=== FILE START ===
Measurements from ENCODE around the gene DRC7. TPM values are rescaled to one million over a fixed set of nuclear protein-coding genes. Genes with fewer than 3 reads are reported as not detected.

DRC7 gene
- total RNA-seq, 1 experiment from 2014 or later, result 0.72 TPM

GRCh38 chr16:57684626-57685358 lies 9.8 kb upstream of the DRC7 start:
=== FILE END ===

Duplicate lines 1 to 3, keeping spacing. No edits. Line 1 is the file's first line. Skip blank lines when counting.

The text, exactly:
Measurements from ENCODE around the gene DRC7. TPM values are rescaled to one million over a fixed set of nuclear protein-coding genes. Genes with fewer than 3 reads are reported as not detected.

DRC7 gene
- total RNA-seq, 1 experiment from 2014 or later, result 0.72 TPM